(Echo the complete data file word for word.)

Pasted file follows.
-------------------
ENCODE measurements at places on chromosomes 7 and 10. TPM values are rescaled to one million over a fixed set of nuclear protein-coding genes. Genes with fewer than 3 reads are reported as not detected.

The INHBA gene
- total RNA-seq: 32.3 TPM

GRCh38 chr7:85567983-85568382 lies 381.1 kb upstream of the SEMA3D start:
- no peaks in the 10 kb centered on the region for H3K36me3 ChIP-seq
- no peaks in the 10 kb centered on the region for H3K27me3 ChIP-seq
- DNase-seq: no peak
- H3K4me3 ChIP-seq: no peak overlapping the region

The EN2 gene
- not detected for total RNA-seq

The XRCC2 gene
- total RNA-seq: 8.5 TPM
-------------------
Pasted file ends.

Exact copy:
ENCODE measurements at places on chromosomes 7 and 10. TPM values are rescaled to one million over a fixed set of nuclear protein-coding genes. Genes with fewer than 3 reads are reported as not detected.

The INHBA gene
- total RNA-seq: 32.3 TPM

GRCh38 chr7:85567983-85568382 lies 381.1 kb upstream of the SEMA3D start:
- no peaks in the 10 kb centered on the region for H3K36me3 ChIP-seq
- no peaks in the 10 kb centered on the region for H3K27me3 ChIP-seq
- DNase-seq: no peak
- H3K4me3 ChIP-seq: no peak overlapping the region

The EN2 gene
- not detected for total RNA-seq

The XRCC2 gene
- total RNA-seq: 8.5 TPM